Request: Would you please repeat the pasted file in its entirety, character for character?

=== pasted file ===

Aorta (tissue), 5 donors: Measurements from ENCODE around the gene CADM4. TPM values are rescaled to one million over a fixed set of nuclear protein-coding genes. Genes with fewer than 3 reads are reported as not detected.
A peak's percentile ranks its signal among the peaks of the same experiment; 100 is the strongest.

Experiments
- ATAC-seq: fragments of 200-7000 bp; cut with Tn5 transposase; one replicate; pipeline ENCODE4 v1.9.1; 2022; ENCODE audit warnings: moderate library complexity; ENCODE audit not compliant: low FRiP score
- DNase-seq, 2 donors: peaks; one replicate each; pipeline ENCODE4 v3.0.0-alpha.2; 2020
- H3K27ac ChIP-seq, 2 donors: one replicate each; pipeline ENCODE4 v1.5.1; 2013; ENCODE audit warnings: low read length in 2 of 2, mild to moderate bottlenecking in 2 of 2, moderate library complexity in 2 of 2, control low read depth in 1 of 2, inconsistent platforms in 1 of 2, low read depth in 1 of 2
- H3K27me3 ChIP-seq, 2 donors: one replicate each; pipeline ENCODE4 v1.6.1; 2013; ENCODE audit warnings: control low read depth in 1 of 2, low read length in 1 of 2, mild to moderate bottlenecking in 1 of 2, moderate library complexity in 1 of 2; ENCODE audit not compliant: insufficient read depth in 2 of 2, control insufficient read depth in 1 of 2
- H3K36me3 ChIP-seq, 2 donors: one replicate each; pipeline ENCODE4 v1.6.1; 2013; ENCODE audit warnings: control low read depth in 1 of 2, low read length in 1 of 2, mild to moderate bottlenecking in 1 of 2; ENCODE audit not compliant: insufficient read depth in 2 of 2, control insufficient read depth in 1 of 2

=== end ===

Aorta (tissue), 5 donors: Measurements from ENCODE around the gene CADM4. TPM values are rescaled to one million over a fixed set of nuclear protein-coding genes. Genes with fewer than 3 reads are reported as not detected.
A peak's percentile ranks its signal among the peaks of the same experiment; 100 is the strongest.

Experiments
- ATAC-seq: fragments of 200-7000 bp; cut with Tn5 transposase; one replicate; pipeline ENCODE4 v1.9.1; 2022; ENCODE audit warnings: moderate library complexity; ENCODE audit not compliant: low FRiP score
- DNase-seq, 2 donors: peaks; one replicate each; pipeline ENCODE4 v3.0.0-alpha.2; 2020
- H3K27ac ChIP-seq, 2 donors: one replicate each; pipeline ENCODE4 v1.5.1; 2013; ENCODE audit warnings: low read length in 2 of 2, mild to moderate bottlenecking in 2 of 2, moderate library complexity in 2 of 2, control low read depth in 1 of 2, inconsistent platforms in 1 of 2, low read depth in 1 of 2
- H3K27me3 ChIP-seq, 2 donors: one replicate each; pipeline ENCODE4 v1.6.1; 2013; ENCODE audit warnings: control low read depth in 1 of 2, low read length in 1 of 2, mild to moderate bottlenecking in 1 of 2, moderate library complexity in 1 of 2; ENCODE audit not compliant: insufficient read depth in 2 of 2, control insufficient read depth in 1 of 2
- H3K36me3 ChIP-seq, 2 donors: one replicate each; pipeline ENCODE4 v1.6.1; 2013; ENCODE audit warnings: control low read depth in 1 of 2, low read length in 1 of 2, mild to moderate bottlenecking in 1 of 2; ENCODE audit not compliant: insufficient read depth in 2 of 2, control insufficient read depth in 1 of 2